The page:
Difference between Bayesian and Frequentist Statistics in One Example
In a random poll of 1,000 Americans, 600 approved of the president’s job performance.
Using Bayes Theorem, a Bayesian infers that
There’s a 95 percent probability that 60 percent of Americans approve of the president’s performance, with a margin of error of ±3 percentage points.
A frequentist regards the Bayesian’s conclusion as statistically improper (at best) or meaningless (at worst). The argument:
A proper statistical probability must be directly testable by repeated experiments.
The statement of population parameter can’t be tested in this way, since (unlike samples) there’s only one population.
Therefore, the Bayesian’s statement is statistically improper.
Frequentists state the matter using the technical terms confidence interval and confidence level, introduced by Jerzy Neyman in 1937:
60 percent of Americans approve of the president’s job performance, with a confidence interval of ±3 percentage points at the 95% confidence level.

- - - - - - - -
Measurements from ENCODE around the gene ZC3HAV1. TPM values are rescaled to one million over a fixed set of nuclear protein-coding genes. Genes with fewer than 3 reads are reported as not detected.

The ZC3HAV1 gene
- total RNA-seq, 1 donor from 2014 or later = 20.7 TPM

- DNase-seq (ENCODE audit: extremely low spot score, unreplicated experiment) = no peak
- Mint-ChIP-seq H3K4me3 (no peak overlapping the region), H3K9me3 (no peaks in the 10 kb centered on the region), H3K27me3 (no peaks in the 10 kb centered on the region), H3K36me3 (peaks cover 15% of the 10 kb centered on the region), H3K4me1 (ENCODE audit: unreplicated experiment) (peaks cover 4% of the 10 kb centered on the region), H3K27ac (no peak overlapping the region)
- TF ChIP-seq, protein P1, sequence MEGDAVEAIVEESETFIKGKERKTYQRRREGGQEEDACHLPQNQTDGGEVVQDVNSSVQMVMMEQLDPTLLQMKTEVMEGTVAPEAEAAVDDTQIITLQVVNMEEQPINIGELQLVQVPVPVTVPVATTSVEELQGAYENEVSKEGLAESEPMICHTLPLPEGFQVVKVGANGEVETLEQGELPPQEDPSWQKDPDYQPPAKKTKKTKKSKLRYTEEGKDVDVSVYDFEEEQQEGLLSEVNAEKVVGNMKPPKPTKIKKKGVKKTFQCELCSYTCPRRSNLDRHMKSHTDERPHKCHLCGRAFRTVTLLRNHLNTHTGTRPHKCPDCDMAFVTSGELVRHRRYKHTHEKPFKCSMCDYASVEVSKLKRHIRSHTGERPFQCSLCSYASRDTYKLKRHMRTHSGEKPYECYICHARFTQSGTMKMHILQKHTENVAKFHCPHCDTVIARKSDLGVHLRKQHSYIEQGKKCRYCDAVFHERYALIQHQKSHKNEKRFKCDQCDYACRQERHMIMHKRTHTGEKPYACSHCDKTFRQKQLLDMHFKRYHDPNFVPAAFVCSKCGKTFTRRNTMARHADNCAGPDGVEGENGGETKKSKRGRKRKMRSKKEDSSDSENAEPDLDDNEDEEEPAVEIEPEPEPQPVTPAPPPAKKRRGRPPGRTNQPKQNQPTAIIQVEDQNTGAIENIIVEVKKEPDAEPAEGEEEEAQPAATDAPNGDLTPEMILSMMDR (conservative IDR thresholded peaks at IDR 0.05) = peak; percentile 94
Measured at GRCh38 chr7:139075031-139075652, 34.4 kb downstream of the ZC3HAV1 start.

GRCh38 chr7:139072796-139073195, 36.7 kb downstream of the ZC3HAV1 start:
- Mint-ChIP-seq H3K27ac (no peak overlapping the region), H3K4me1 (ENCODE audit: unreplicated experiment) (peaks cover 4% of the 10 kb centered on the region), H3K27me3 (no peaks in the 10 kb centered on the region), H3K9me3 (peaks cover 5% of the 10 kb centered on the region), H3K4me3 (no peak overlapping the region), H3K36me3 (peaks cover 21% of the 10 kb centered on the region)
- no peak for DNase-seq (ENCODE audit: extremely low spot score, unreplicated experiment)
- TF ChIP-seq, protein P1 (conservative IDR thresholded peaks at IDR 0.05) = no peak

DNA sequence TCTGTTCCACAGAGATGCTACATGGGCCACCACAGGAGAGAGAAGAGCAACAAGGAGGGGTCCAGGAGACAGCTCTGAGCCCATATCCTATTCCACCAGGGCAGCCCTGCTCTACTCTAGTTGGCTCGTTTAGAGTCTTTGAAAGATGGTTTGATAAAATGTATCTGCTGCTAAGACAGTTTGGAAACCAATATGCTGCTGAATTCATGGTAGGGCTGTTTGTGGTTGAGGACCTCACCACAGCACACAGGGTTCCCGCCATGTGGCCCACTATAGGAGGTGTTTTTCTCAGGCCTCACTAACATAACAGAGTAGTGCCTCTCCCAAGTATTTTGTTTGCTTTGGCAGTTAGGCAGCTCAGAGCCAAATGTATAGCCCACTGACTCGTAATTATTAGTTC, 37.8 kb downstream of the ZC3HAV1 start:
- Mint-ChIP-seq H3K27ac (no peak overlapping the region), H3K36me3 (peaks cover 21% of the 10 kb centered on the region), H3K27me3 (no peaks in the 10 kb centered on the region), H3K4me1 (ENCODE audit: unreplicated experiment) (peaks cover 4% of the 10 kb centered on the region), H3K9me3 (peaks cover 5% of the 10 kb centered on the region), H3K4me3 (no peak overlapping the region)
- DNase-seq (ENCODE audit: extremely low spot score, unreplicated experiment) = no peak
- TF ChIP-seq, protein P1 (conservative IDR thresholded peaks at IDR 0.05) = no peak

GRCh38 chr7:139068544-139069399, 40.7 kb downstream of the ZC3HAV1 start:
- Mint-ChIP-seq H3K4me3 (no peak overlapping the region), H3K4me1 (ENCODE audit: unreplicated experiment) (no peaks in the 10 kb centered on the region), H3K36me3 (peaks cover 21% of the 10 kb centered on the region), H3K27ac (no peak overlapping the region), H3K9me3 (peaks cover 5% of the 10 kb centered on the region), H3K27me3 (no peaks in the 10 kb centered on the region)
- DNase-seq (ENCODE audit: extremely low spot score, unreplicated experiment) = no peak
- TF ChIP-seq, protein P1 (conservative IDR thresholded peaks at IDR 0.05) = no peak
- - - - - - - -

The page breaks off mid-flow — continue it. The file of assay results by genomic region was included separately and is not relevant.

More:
Eliminating the jargon, the frequentist’s statement amounts to:
Given that 60 percent of Americans approve of the president’s performance, there’s a 95 percent probability that in a random sample of 1000 Americans 60 percent will approve of the president’s performance, with a margin of error of ±3 percentage points.
The “95% percent probability” in the frequentist’s statement is about repeatable samples. In the Bayesian’s statement it’s about the population.
For Bayesians, a population parameter is a random variable, computable by Bayes Theorem
For frequentists, a statistical probability must be testable by repeated experiments. Samples can be repeated, but not populations.